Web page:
We used $197.4 of cash in fiscal 2015 for investing activities, of which $179.7 was utilized to acquire property and equipment and for landfill cell construction and development and $50.0 was utilized for acquisitions. Further, we divested certain businesses and received $14.7 in cash and we redeemed an investment and received $15.0 in proceeds.

We used $201.2 of cash in fiscal 2014 in investing activities, of which $196.4 was utilized to acquire property and equipment and for landfill cell construction and development and $9.9 was utilized for acquisitions. Further, we divested certain businesses and received $2.1 in cash related to those divestitures.
A breakdown of our capital expenditures to acquire property and equipment and for landfill cell construction and development are as follows:
 
For the Years Ended December 31,

2016

2015

2014
Infrastructure
$
28.8


$
17.1


$
8.3

Replacement
120.7


144.9


123.1

Growth
21.5


17.7


65.0

Total Capital Expenditures
$
171.0


$
179.7


$
196.4

Cash Flows Used in Financing Activities
Cash flows used in financing activities in fiscal 2016 were $65.8, as compared to $47.5 in fiscal 2015. We made payments on our Revolving Credit Facility and long-term debt obligations in the amount of $1,164.4 and borrowed approximately $782.8 in fiscal 2016. We received proceeds from our initial public offering of $375.6 and proceeds from the exercise of stock options of $17.4. We incurred $50.9 of costs in relation to refinancing our debt structure and returned capital to our former parent of $21.8 prior to our initial public offering.
Cash flows used in financing activities in fiscal 2015 were $47.5, as compared to $53.0 in fiscal 2014. We made payments on our Revolving Credit Facility and long-term debt obligations in the amount of $153.4 and borrowed approximately $114.0 in fiscal 2015. Borrowings on the Revolving Credit Facility were utilized to fund working capital, acquisition of businesses and for interest payments on debt. Additionally, $7.5 of capital was returned to our former parent during fiscal 2015.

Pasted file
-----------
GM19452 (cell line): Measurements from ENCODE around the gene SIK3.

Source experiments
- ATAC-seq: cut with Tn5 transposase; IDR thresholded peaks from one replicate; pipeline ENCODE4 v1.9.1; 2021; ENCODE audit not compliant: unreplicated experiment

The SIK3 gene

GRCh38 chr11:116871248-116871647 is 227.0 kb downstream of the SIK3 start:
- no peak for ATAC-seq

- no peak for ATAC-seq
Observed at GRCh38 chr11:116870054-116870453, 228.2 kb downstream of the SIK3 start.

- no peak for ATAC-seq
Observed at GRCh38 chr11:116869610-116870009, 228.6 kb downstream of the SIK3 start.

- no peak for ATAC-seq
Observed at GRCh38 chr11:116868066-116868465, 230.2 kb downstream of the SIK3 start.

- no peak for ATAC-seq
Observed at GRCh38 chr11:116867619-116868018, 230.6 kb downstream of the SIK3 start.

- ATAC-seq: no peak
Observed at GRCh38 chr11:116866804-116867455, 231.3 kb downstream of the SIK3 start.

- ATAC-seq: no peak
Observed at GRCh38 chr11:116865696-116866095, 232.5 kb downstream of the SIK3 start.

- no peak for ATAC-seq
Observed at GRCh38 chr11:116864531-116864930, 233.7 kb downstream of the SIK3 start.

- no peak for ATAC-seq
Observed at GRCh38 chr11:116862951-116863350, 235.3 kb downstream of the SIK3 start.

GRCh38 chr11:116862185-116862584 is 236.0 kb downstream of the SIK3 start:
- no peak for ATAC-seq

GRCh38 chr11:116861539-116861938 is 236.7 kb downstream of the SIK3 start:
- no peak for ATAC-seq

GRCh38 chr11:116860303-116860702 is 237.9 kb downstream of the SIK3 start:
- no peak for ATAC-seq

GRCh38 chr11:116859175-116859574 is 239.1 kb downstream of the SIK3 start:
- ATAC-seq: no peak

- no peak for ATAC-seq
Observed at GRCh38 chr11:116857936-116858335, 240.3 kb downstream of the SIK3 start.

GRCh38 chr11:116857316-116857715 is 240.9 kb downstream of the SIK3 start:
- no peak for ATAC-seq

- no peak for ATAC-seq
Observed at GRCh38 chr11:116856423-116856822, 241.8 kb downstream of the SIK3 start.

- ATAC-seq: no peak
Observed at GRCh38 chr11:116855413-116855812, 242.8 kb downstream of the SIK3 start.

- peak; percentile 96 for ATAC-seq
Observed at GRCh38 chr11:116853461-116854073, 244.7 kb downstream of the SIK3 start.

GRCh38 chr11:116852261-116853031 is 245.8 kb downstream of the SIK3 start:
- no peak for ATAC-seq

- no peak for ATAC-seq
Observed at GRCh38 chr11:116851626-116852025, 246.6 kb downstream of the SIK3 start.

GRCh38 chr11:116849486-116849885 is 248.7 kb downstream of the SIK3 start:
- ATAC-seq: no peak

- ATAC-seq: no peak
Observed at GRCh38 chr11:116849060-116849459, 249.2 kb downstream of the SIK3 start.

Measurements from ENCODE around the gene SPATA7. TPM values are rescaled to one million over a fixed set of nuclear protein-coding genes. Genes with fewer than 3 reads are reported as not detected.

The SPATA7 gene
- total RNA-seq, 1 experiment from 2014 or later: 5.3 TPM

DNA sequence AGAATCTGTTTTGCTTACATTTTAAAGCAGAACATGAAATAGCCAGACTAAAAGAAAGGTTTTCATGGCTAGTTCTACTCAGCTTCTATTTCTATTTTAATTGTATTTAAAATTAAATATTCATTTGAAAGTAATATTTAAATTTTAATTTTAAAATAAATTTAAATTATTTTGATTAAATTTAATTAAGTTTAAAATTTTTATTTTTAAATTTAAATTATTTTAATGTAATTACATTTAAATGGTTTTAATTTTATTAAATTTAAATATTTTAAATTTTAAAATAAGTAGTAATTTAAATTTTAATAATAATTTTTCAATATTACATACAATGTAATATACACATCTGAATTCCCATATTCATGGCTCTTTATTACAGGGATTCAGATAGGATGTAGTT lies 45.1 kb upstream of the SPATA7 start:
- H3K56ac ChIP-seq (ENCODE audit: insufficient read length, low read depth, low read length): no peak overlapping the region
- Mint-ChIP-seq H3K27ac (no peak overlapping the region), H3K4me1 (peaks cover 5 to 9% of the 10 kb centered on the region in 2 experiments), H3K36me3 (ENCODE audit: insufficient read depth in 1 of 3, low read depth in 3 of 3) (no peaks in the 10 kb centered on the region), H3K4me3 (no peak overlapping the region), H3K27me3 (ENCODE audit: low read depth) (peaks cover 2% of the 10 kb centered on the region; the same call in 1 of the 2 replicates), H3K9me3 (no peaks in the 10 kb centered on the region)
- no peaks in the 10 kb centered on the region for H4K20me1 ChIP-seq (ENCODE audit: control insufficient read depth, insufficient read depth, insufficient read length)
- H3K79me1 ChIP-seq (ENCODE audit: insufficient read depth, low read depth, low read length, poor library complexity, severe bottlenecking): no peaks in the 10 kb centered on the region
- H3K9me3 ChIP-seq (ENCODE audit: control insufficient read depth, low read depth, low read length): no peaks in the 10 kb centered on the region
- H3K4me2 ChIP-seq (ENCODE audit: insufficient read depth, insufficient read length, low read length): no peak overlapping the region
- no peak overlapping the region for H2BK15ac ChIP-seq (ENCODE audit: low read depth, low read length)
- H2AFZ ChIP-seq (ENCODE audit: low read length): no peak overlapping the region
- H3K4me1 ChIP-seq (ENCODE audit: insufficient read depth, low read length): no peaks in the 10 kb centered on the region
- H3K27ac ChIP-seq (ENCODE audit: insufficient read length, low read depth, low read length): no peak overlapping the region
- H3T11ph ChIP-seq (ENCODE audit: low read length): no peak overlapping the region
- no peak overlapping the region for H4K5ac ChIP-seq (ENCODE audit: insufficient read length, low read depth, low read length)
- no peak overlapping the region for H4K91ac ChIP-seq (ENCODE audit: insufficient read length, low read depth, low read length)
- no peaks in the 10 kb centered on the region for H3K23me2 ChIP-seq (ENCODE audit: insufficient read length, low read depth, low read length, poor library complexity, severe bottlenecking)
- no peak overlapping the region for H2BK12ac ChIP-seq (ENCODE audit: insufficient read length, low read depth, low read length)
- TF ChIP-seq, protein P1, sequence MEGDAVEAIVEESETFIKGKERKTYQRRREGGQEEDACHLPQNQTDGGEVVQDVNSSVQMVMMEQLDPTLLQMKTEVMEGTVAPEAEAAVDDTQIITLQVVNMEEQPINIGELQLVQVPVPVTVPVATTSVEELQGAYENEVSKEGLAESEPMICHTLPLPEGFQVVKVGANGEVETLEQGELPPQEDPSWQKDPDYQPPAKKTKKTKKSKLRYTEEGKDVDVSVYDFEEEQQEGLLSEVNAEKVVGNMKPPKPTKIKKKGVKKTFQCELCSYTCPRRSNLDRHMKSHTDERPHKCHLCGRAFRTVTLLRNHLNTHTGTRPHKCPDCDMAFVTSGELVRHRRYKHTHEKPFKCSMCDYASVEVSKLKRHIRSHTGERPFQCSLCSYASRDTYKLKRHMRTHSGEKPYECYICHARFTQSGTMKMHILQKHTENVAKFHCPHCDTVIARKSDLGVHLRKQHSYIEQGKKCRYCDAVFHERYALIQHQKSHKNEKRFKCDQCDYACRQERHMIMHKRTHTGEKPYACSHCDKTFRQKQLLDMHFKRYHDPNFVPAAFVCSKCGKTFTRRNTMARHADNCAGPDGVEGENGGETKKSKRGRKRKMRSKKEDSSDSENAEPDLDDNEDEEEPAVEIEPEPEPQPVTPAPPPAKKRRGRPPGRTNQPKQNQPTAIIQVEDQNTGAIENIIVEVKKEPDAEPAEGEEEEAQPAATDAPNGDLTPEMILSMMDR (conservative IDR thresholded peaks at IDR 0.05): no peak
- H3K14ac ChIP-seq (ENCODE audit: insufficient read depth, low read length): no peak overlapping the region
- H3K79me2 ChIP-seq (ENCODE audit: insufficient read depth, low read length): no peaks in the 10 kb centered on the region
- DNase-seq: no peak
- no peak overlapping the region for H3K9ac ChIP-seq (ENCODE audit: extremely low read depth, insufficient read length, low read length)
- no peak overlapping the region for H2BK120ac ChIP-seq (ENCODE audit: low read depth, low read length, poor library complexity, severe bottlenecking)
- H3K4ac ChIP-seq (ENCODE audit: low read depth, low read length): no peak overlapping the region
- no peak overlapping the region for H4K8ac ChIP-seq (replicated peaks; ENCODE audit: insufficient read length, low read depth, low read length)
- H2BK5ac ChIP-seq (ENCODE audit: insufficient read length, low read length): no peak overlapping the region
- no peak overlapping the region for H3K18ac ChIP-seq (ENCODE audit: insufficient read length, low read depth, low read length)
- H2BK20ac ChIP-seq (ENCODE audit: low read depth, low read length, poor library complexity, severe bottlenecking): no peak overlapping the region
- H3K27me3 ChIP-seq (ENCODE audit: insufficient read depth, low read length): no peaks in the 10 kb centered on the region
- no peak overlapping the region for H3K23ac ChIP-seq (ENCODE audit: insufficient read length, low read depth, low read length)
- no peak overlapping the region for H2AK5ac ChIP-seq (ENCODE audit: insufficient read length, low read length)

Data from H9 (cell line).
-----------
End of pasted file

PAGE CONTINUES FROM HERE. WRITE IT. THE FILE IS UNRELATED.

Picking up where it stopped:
Cash flows used in financing activities in fiscal 2014 were $53.0. In fiscal 2014, we incurred approximately $1.3 in costs paid to our lenders in connection with refinancing our Term Loan B Facility and payments of other costs associated with the original Term Loan B Facility. We made payments on our Revolving Credit Facility and long-term debt obligations in the amount of $141.3 and borrowed approximately $95.0 in fiscal 2014. Borrowings on the Revolving Credit Facility were utilized to fund working capital, acquisition of businesses and for payments on debt. Additionally, $9.0 of capital was returned to our former parent during fiscal 2014.



43




Senior Secured Credit Facilities

On November 10, 2016, we entered into the Amended and Restated Agreement (the “Amended and Restated Agreement”) by and among the Company, the guarantors party thereto, the lenders party thereto (the “Lenders”) and Deutsche Bank AG New York Branch, as administrative agent and collateral agent (respectively, the “Administrative Agent” and the “Collateral Agent”), to the Credit Agreement, by and among the Company, the lenders party thereto, the Administrative Agent and the Collateral Agent, dated as of October 9, 2012 (as amended, supplemented or modified from time to time prior to the date hereof, the “ Existing Credit Agreement” and as amended and restated in accordance with the Amendment and Restatement Agreement, the “Amended and Restated Credit Agreement”).
 
The Amended and Restated Credit Agreement includes a $1.5 billion Term Loan B facility maturing 2023, and a $300.0 Revolving Credit Facility maturing 2021 (together our "Senior Secured Credit Facilities"). The Revolving Credit Facility allows for up to $100.0 million of letters of credit outstanding. The proceeds were used to repay borrowings under the Existing Credit Agreement and to call a portion of our 8.25% Senior Notes due 2020. All outstanding borrowings under the Existing Credit Agreement were either repaid in full or converted to the new Senior Secured Credit Facility. At the Company’s option, borrowings under the Amended and Restated Credit Agreement will bear interest at an alternate base rate or adjusted LIBOR rate in each case plus an applicable margin. The alternate base rate is defined as the greater of the prime rate, the federal funds rate plus 50 basis points, or the adjusted LIBOR rate plus 100 basis points. The LIBOR base rate is subject to a 0.75% floor.

In the case of the Term Loan B, the applicable margin is 1.75% per annum for ABR Loans and 2.75% per annum for Eurodollar Loans. In the case of the Revolving Credit Facility, the applicable margin is 1.75% per annum for ABR Loans and 2.75% per annum for Eurodollar Loans if our total net leverage ratio is greater than 4.00:1.00. If our total net leverage ratio is less than 4.00:1.00, the applicable margin on the Revolving Credit Facility is 1.25% per annum for ABR Loans and 2.25% per annum for Eurodollar Loans.